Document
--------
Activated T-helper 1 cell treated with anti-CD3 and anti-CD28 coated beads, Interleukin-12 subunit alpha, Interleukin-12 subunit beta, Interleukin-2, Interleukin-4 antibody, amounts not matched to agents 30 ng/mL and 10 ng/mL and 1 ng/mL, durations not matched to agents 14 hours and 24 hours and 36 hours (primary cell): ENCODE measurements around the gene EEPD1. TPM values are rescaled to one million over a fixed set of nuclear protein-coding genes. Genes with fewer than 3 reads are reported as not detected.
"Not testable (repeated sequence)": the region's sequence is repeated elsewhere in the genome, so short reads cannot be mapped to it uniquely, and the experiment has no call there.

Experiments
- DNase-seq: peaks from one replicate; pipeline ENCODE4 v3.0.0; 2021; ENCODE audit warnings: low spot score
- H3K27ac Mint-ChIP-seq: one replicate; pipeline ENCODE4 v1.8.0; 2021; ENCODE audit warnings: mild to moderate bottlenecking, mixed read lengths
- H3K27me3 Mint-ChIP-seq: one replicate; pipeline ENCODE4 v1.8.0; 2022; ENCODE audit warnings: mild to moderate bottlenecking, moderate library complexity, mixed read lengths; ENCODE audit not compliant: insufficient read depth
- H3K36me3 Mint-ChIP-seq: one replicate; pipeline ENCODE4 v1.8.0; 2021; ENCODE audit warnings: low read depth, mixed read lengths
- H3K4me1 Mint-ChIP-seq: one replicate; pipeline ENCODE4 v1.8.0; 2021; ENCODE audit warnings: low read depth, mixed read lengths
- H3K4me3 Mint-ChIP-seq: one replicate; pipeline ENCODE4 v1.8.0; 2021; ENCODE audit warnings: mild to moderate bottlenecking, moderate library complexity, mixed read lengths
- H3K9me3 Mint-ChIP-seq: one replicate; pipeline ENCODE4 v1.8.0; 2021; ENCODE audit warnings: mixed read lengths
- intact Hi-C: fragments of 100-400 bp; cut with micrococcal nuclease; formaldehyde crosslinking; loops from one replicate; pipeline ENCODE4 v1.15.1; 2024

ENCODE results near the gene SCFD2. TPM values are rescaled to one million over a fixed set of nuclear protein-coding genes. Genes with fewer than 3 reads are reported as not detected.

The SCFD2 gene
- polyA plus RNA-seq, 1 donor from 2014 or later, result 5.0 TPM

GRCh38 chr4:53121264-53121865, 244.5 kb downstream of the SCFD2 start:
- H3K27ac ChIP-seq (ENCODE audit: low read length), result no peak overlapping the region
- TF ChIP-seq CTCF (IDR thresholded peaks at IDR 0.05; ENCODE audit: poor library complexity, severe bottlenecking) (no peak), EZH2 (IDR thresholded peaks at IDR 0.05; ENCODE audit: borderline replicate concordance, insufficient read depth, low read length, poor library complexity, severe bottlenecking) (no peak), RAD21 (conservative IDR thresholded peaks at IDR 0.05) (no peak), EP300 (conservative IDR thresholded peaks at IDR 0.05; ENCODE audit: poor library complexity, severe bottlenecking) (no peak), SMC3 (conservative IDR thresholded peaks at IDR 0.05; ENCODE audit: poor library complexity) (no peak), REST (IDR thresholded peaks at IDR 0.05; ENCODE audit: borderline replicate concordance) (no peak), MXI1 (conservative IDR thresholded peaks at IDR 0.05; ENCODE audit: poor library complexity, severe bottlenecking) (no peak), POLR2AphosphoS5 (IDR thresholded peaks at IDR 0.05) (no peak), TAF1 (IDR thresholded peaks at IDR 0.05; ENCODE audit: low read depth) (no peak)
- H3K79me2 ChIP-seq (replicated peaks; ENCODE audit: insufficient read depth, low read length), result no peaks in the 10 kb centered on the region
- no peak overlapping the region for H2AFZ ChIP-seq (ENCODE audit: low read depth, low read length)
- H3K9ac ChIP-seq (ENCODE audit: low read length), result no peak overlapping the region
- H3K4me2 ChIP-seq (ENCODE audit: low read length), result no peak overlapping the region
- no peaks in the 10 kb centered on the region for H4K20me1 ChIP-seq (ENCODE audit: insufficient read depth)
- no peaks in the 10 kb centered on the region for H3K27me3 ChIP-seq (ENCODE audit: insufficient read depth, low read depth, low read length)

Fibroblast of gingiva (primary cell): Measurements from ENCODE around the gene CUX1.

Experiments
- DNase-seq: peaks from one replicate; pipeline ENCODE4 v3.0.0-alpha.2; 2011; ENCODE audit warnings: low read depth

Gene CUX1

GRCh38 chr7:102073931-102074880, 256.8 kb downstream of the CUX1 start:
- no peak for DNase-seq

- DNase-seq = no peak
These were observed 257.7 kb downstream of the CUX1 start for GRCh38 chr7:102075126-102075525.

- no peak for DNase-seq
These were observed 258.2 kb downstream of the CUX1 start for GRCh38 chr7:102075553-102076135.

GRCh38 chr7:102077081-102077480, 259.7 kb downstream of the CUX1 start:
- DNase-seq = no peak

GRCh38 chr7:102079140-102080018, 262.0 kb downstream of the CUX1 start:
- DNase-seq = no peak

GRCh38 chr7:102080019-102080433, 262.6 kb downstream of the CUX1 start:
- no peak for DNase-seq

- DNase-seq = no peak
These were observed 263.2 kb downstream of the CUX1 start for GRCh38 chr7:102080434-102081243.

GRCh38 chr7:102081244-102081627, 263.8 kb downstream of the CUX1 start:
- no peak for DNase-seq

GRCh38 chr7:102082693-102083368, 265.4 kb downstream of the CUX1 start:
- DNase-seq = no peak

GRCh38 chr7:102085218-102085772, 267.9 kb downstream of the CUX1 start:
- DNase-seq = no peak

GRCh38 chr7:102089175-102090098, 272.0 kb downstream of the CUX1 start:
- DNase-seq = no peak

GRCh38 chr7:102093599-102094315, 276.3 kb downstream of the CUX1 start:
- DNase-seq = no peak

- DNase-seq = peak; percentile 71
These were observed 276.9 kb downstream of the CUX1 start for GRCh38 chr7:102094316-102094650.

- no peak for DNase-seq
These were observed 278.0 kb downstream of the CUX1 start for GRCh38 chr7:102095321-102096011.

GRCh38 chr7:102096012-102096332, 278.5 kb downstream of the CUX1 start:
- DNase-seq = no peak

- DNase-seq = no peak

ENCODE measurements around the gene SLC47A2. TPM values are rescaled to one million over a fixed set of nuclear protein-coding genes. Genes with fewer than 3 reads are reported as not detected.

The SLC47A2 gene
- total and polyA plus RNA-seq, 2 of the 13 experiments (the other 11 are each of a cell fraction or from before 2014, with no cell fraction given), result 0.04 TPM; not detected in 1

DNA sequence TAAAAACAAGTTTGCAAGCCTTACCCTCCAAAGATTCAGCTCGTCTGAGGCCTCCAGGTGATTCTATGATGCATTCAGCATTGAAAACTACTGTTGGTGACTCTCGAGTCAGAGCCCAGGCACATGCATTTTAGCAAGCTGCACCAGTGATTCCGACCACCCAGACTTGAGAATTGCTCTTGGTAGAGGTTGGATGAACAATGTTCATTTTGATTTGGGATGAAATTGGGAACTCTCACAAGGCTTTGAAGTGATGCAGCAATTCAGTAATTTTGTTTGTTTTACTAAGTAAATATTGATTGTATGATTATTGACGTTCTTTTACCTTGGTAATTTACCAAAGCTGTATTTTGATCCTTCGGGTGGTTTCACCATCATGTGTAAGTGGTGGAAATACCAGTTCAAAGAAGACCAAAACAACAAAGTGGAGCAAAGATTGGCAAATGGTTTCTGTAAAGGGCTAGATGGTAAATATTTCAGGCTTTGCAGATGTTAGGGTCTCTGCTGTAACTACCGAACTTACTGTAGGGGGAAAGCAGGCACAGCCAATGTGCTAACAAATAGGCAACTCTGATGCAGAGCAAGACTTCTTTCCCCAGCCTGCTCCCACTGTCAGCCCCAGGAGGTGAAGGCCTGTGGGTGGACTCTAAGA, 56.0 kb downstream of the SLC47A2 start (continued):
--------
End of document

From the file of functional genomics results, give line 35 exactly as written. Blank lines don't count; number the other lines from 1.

- DNase-seq = no peak